1. Anonymous5:41 am

    I speak at a university course every year about project management and agile development. The notion that "much" of development is continuous improvement or corrective maintenance (undesirable features) is how many large commercial systems work. PayPal is one. This is a perfect fit for something like Scrum at the development level. Sales folks bring in needed features from the field, they are assigned a release and the team (which is planned at the beginning of the year) goes to work after making their estimates of the effort.

    But there are other domains, where an upfront estimate, and corrections to that estimate are needed for success. Standing up a new ERP system, deploying a software intensive support system for another deliverable not software related.

    In all cases some form of estimating and corrections to the estimate are needed. The form needs to be adapted to the situation. But when you're spending other peoples money, they kinda like to know how much and when.

  2. I thought that title might elicit a response from you. We agree on these points. Your papal example fits my second scenario.

    Wait until you see the post next week. An extension of the Papal scenario.

    The next step after that; how far out of solution development can you take this?

  3. Craig,

    Would you manage your own personal finances based on your own recommendation?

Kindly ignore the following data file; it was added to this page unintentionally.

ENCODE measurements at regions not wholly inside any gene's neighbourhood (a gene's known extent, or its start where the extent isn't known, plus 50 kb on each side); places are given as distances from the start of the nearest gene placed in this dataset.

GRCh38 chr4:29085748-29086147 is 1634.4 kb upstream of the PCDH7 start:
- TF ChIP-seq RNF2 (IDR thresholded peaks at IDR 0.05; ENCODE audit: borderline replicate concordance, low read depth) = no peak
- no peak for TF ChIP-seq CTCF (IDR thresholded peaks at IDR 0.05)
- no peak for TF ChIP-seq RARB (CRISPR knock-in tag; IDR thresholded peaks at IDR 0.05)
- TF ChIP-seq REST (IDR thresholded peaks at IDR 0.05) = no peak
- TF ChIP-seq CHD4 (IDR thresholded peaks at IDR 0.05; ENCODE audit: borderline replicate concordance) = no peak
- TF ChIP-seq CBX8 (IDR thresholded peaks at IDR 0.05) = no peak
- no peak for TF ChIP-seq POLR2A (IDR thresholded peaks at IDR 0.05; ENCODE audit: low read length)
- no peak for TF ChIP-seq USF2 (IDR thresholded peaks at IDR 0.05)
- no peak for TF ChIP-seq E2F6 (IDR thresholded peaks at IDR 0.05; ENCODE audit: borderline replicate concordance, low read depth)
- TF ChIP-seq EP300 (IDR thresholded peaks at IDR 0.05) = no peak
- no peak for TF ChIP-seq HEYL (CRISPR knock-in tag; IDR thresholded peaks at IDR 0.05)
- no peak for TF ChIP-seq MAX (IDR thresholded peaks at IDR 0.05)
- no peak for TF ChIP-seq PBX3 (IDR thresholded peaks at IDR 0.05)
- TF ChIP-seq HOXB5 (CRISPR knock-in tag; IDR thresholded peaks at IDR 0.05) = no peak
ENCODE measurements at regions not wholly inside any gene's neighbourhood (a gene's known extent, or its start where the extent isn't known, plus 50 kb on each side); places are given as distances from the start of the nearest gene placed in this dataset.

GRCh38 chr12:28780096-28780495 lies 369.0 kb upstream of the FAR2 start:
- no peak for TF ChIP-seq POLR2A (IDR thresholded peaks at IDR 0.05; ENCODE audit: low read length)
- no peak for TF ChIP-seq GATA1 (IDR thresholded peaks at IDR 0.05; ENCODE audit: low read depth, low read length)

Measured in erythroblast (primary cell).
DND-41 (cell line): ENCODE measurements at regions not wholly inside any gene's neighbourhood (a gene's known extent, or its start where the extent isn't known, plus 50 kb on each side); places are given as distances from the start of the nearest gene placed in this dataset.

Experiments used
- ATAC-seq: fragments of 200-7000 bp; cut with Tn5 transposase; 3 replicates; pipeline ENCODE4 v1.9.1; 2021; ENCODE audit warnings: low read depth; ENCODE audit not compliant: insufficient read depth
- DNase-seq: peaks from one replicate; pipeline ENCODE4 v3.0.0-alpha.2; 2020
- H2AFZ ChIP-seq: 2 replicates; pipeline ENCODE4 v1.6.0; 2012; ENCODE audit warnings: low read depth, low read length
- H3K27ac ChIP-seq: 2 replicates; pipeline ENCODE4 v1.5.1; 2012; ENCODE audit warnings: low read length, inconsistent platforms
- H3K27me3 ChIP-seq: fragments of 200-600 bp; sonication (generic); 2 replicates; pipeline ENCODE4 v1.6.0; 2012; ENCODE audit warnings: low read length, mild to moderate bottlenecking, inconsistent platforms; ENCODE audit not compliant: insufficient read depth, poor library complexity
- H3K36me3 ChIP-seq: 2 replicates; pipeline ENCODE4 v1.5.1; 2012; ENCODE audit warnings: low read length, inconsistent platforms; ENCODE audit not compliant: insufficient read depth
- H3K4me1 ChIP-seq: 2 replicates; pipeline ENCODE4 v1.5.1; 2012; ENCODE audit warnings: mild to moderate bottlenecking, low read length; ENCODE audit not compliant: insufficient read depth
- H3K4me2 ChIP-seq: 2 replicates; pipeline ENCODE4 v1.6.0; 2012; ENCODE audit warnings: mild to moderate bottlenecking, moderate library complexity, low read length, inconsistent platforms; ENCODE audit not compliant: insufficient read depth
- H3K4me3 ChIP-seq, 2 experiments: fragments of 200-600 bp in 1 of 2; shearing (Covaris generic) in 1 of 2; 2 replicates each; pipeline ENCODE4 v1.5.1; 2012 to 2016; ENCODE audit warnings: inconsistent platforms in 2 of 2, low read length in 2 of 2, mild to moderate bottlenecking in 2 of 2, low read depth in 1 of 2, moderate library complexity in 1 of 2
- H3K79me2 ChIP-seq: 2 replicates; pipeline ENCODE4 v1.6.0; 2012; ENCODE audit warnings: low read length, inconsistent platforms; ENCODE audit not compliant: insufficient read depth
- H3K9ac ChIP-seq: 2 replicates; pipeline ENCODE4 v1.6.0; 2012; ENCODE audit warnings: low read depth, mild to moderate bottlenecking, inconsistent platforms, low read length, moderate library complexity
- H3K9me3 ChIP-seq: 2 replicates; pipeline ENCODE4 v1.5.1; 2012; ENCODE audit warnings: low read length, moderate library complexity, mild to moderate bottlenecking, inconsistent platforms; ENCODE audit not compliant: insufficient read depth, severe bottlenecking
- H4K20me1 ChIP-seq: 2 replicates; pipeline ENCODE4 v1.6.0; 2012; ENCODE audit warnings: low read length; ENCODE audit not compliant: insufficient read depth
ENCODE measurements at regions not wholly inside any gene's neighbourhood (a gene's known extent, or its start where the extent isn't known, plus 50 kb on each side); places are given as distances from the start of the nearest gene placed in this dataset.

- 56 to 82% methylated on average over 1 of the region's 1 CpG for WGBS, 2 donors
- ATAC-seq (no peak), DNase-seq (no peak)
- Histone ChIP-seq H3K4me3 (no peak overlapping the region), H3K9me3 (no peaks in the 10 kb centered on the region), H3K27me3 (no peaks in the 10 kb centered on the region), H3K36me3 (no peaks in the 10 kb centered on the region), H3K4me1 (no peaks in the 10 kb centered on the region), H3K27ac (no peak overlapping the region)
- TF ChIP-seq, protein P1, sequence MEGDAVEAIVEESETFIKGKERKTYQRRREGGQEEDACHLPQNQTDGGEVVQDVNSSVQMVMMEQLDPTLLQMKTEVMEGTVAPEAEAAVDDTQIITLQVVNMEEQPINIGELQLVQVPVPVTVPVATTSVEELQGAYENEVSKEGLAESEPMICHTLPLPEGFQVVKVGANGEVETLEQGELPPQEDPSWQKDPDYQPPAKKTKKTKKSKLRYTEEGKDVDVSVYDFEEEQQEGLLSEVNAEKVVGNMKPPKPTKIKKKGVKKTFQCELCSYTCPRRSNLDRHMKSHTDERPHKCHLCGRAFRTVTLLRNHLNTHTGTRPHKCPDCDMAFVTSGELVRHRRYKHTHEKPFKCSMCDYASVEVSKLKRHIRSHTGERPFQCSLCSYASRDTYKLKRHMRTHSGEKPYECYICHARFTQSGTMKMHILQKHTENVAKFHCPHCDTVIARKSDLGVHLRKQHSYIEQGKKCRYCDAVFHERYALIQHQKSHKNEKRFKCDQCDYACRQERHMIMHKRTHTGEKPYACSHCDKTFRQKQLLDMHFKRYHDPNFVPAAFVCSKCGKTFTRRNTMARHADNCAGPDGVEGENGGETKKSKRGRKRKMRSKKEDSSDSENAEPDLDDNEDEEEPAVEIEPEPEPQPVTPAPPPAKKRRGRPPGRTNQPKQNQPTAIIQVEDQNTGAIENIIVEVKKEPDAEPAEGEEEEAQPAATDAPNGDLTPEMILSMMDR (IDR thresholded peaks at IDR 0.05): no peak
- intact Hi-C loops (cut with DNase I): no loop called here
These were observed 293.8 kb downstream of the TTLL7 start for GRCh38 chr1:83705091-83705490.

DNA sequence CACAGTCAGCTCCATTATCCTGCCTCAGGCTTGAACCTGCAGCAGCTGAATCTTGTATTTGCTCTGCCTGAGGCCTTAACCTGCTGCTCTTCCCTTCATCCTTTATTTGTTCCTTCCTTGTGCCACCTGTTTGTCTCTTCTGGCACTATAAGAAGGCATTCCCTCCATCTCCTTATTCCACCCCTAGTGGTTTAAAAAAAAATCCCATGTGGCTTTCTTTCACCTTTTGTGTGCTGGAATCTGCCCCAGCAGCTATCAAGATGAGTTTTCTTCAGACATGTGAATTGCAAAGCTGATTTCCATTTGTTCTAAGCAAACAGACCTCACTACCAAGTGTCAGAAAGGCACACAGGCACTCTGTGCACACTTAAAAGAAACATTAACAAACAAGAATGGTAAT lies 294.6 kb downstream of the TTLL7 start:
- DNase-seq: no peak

4. I am not saying all projects can forgo estimates.

    On the other hand many things are labelled as projects which are really operational enhancements.

    Operational enhancements are usually managed by capacity rather than work based estimates. Why not apply the same principle to nominal projects?

    If I were funding these sorts of projects I'd certainly have a budget and it would likely equate to a fixed period (e.g. a year or quarter.) Prioritisation and limiting work in progress would go a long way to ensure that I get an optimal return on my investment.

  5. One way I have seen this done is to triage all project requests with t-shirt (gu)estimate. Anything small that is a change to an existing goes to a change queue where indeed a fixed resource pool works on these changes.

    Side aspects of this are which changes to do, and organizing efficient system maintenance work.

    For picking changes to work, I usually go with FIFO until some priority trumps that, such as reg compliance.

    But, if you do have many changes for one system, I always say to do them all in one scheduled maintenance project, so you only open the system up once, and test it once

  6. Let me state it a different way:

    Estimates are pointless unless they are used as decision drivers. The more critical the decision, the more attention should be placed on the accuracy of the estimate. If the decision may be re-visited, so should the estimate, and if it is more or less accurate than the basis for the last decision, an explanation should be included.

    Fair enough?